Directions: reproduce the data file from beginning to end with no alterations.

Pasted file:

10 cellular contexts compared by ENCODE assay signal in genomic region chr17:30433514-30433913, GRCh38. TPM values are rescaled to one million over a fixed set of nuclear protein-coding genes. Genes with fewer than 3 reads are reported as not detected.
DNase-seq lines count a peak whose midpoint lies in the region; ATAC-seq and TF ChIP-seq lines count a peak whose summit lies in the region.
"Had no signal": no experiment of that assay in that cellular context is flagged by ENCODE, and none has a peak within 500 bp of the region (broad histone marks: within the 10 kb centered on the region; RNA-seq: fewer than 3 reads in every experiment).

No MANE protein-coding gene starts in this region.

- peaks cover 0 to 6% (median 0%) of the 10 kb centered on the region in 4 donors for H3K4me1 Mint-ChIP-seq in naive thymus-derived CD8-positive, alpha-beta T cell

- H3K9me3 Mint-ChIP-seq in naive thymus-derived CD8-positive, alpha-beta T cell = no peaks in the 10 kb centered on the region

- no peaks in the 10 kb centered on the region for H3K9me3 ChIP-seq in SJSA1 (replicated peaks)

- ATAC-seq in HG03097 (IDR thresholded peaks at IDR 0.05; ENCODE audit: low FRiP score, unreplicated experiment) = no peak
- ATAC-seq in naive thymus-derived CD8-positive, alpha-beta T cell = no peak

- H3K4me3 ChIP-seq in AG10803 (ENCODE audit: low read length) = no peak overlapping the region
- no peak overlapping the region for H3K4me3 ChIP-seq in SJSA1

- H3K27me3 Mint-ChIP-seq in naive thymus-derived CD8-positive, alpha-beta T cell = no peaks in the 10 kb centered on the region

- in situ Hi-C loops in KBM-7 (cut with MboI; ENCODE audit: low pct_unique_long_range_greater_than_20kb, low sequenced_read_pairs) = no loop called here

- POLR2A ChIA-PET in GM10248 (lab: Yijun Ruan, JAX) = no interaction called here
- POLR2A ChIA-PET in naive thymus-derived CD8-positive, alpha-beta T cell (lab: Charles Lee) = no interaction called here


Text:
10 cellular contexts compared by ENCODE assay signal in genomic region chr17:30433514-30433913, GRCh38. TPM values are rescaled to one million over a fixed set of nuclear protein-coding genes. Genes with fewer than 3 reads are reported as not detected.
DNase-seq lines count a peak whose midpoint lies in the region; ATAC-seq and TF ChIP-seq lines count a peak whose summit lies in the region.
"Had no signal": no experiment of that assay in that cellular context is flagged by ENCODE, and none has a peak within 500 bp of the region (broad histone marks: within the 10 kb centered on the region; RNA-seq: fewer than 3 reads in every experiment).

No MANE protein-coding gene starts in this region.

- peaks cover 0 to 6% (median 0%) of the 10 kb centered on the region in 4 donors for H3K4me1 Mint-ChIP-seq in naive thymus-derived CD8-positive, alpha-beta T cell

- H3K9me3 Mint-ChIP-seq in naive thymus-derived CD8-positive, alpha-beta T cell = no peaks in the 10 kb centered on the region

- no peaks in the 10 kb centered on the region for H3K9me3 ChIP-seq in SJSA1 (replicated peaks)

- ATAC-seq in HG03097 (IDR thresholded peaks at IDR 0.05; ENCODE audit: low FRiP score, unreplicated experiment) = no peak
- ATAC-seq in naive thymus-derived CD8-positive, alpha-beta T cell = no peak

- H3K4me3 ChIP-seq in AG10803 (ENCODE audit: low read length) = no peak overlapping the region
- no peak overlapping the region for H3K4me3 ChIP-seq in SJSA1

- H3K27me3 Mint-ChIP-seq in naive thymus-derived CD8-positive, alpha-beta T cell = no peaks in the 10 kb centered on the region

- in situ Hi-C loops in KBM-7 (cut with MboI; ENCODE audit: low pct_unique_long_range_greater_than_20kb, low sequenced_read_pairs) = no loop called here

- POLR2A ChIA-PET in GM10248 (lab: Yijun Ruan, JAX) = no interaction called here
- POLR2A ChIA-PET in naive thymus-derived CD8-positive, alpha-beta T cell (lab: Charles Lee) = no interaction called here